All Women's Talk

7 Fabrics That Can Really Irritate Sensitive Skin ...

By Eliza

Fabrics that irritate sensitive skin may differ from person to person, but there are some that are more likely to cause problems among those with delicate skin. If you struggle with irritation, you’re in luck, because there are several ways to counteract the issue and find relief. Sometimes it’s as easy as choosing different clothing, but other times you may have to see your dermatologist to get to the root of the skin condition you’re suffering from. Check out this list of common fabrics that irritate sensitive skin and you’ll be able to easily get started finding out what’s causing your problems.

1 Wool

I know that wool is warm and can be really beautiful, but it’s also one of the most common fabrics that irritate sensitive skin. Sometimes wool can be scratchy and rough, so wearing it against your delicate skin can lead to itching and even rashes or hives. If you love your favorite wool garment and can’t stand the thought of giving it up, try layering it over something that provides a barrier between your skin and the wool. For example, try a long sleeved cotton t-shirt under a wool sweater.

2 Polyester

Many garments are still made from polyester, even though it often makes people think of the disco era. Other clothing is lined with the fabric. However, synthetic fibers are those most likely to be the culprit when irritating skin. Sometimes polyester is blended with other materials, such as cotton, in clothing. This can sometimes allow you to wear it without a problem. That depends on your level of sensitivity, so just keep an eye out for problems when you wear polyester.

3 Spandex

Not only is spandex made from synthetic fibers, but it also sits very close to your skin. That combination spells trouble if you have sensitive skin. Not only can the actual fabric irritate your skin, but the proximity to it can exacerbate the issue. I know that spandex comes in many workout clothes and swimwear, but if it irritates your skin, consider looking into alternatives that can keep you comfortable.

4 Rayon

Rayon is a cheaper substitute for silk, but can cause irritation for many people. I know it’s much more affordable than silk garments, but if it causes you problems, it’s a waste of money anyway because you aren’t likely to wear it if you don’t feel comfortable in it. With sensitive skin, you may need to make an investment in more expensive clothing. The good news is that it generally lasts longer and won’t have you itching and scratching all day long.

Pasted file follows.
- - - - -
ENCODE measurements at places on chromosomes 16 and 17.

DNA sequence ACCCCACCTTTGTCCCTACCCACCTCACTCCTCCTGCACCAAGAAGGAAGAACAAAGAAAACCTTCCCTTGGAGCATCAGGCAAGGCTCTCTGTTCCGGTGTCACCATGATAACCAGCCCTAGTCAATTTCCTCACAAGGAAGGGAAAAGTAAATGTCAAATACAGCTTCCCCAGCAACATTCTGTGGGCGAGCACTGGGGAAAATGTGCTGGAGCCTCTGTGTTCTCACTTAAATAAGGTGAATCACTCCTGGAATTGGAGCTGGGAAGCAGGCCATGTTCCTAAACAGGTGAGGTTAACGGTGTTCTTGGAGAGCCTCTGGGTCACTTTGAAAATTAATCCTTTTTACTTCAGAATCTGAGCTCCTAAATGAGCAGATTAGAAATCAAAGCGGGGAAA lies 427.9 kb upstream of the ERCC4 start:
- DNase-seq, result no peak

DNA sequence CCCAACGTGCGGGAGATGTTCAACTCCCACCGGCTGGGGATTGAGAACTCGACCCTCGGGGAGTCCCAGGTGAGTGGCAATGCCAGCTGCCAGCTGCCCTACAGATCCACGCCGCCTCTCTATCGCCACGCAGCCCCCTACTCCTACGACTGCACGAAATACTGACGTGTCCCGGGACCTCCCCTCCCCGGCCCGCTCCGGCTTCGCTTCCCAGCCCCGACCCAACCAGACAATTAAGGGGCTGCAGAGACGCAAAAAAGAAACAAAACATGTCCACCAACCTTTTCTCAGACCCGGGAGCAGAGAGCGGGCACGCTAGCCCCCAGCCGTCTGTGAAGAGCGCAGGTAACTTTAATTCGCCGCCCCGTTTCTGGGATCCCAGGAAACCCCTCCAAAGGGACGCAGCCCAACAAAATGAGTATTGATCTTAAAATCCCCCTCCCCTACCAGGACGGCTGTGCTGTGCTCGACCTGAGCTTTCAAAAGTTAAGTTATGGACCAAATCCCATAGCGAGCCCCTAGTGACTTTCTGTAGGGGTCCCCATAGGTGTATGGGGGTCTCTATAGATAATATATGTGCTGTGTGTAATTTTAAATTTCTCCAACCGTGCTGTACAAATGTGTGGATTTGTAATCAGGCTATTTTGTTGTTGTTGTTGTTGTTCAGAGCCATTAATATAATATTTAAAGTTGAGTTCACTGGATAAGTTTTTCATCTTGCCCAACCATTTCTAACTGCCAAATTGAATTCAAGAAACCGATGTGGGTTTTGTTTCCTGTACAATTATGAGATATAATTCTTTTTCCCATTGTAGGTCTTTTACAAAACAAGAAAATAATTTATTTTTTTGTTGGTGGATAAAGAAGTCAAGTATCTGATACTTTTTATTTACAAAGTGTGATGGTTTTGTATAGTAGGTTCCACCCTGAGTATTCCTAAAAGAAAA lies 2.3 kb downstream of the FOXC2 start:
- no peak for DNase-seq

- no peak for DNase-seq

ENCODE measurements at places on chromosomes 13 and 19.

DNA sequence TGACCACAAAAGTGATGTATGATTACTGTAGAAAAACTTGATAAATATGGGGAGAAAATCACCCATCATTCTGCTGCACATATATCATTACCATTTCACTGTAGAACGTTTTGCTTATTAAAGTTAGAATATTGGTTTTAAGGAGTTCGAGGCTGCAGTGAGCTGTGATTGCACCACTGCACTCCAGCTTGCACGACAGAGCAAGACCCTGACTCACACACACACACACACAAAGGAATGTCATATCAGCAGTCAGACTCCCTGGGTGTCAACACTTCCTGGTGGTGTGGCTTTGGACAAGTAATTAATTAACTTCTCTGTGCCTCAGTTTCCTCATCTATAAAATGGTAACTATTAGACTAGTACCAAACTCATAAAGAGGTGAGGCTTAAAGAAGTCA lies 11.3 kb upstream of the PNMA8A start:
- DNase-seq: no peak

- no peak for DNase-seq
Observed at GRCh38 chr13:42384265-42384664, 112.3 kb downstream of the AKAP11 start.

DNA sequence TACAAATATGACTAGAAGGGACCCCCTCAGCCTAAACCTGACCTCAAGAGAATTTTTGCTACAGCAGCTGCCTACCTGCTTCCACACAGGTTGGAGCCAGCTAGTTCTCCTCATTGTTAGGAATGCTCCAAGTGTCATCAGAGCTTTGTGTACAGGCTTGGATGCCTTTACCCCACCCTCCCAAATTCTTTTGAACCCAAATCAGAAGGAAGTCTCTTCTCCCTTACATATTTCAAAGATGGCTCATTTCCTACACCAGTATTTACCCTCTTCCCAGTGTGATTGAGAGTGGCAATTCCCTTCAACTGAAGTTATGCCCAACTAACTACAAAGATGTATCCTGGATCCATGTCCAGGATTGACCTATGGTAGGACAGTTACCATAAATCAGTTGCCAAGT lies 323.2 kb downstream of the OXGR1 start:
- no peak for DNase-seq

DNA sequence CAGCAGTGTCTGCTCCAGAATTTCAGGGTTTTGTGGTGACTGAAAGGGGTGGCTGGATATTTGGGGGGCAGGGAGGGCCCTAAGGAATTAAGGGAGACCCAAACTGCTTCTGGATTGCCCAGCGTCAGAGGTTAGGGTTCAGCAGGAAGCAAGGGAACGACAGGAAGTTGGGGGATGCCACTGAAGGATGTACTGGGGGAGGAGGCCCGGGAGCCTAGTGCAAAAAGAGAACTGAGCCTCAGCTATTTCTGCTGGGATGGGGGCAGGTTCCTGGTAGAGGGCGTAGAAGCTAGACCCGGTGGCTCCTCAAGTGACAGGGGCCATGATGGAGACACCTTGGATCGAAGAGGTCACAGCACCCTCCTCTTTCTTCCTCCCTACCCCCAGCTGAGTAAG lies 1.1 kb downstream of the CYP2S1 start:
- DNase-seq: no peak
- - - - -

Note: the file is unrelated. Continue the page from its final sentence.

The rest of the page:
5 Acrylic

Acrylic is often combined with other fibers to create imitation wool or for fleece and fake fur. However, it’s unnatural component can really do a number on sensitive skin. You may be able to tolerate it when it’s mixed with other materials, but alone it may not be at all comfortable for you. The trick is to try things out to discover what works and what doesn’t. You may notice that just wearing an item for a couple of minutes will clue you in to its potential to irritate your skin.

6 Nylon

Nylon is pretty prevalent in clothing, but again, it’s a synthetic fiber so it might not be your best choice if you suffer from skin irritation. At the same time, it’s often used in combination with other materials so you might be able to get away with some garments that contain the fabric.

7 Cotton

Before you leave me an outraged comment that I don’t know what I’m talking about, read on. While cotton itself is one of the best choices for sensitive skin, it is prone to collecting and absorbing laundry detergent and fabric softener particles, both of which can cause issues. If you’re buying secondhand (which is great for the environment and the pocketbook), you may have to wash your clothing a couple of times with your own detergent to make it comfortable to wear.

Organic cotton, silk, cashmere, linen, hemp and bamboo are great natural fibers to look for if you have sensitive skin. They do tend to cost a bit more, but it’s worth it to be comfortable in your clothes, right? Do you have sensitive skin? What kinds of fabrics do you shop for?

Please rate this article